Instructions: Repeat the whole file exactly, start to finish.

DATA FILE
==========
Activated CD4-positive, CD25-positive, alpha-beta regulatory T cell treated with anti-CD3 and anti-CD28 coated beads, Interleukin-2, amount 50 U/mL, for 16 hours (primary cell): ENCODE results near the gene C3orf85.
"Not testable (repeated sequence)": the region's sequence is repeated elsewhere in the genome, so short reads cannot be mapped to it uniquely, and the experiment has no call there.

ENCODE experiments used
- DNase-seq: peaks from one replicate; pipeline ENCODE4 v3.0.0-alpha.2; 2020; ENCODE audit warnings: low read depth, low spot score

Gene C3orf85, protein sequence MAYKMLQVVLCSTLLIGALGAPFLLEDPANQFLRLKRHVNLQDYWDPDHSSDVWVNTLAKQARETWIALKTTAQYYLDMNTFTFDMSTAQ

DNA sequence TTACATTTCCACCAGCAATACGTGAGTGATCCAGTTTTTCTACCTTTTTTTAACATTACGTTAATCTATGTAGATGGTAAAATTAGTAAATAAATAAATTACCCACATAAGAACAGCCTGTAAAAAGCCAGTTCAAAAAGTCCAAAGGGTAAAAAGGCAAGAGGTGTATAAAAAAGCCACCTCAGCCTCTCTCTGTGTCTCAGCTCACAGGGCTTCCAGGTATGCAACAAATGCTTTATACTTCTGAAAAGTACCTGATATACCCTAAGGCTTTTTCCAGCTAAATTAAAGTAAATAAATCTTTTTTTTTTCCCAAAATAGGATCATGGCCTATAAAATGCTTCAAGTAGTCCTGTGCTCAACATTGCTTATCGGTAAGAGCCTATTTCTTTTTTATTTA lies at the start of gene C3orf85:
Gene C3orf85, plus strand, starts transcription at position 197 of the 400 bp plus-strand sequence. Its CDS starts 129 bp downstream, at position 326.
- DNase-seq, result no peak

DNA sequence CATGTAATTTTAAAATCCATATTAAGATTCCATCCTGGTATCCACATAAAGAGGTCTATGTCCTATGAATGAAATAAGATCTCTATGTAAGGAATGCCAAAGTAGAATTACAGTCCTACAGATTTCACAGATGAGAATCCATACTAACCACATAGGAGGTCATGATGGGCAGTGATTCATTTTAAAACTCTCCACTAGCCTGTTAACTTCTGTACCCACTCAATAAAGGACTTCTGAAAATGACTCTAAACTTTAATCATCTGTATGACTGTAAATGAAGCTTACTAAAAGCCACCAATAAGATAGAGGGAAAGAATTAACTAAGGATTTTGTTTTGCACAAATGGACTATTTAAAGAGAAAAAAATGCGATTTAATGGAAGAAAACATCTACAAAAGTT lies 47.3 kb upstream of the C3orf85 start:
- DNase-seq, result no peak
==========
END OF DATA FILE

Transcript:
Activated CD4-positive, CD25-positive, alpha-beta regulatory T cell treated with anti-CD3 and anti-CD28 coated beads, Interleukin-2, amount 50 U/mL, for 16 hours (primary cell): ENCODE results near the gene C3orf85.
"Not testable (repeated sequence)": the region's sequence is repeated elsewhere in the genome, so short reads cannot be mapped to it uniquely, and the experiment has no call there.

ENCODE experiments used
- DNase-seq: peaks from one replicate; pipeline ENCODE4 v3.0.0-alpha.2; 2020; ENCODE audit warnings: low read depth, low spot score

Gene C3orf85, protein sequence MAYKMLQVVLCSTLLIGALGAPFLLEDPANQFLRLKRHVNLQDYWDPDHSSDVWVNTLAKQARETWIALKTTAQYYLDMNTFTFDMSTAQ

DNA sequence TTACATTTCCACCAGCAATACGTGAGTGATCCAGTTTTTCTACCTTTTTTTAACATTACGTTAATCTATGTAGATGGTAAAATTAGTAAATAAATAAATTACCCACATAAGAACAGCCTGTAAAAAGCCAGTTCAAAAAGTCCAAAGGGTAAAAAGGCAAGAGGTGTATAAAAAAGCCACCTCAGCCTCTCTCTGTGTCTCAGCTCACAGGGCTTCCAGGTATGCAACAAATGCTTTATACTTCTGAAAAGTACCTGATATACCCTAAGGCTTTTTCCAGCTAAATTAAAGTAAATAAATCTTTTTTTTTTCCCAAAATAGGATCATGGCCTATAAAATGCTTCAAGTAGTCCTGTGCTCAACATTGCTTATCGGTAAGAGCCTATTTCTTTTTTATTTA lies at the start of gene C3orf85:
Gene C3orf85, plus strand, starts transcription at position 197 of the 400 bp plus-strand sequence. Its CDS starts 129 bp downstream, at position 326.
- DNase-seq, result no peak

DNA sequence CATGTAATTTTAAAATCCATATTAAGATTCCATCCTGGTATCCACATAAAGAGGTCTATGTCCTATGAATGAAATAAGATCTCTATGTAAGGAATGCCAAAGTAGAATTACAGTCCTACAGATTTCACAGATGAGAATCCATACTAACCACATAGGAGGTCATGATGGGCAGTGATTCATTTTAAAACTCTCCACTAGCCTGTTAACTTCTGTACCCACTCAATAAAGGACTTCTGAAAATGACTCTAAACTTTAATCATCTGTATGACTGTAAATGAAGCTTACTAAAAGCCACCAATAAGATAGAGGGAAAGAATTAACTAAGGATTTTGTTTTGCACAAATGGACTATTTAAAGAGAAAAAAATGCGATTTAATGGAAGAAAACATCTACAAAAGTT lies 47.3 kb upstream of the C3orf85 start:
- DNase-seq, result no peak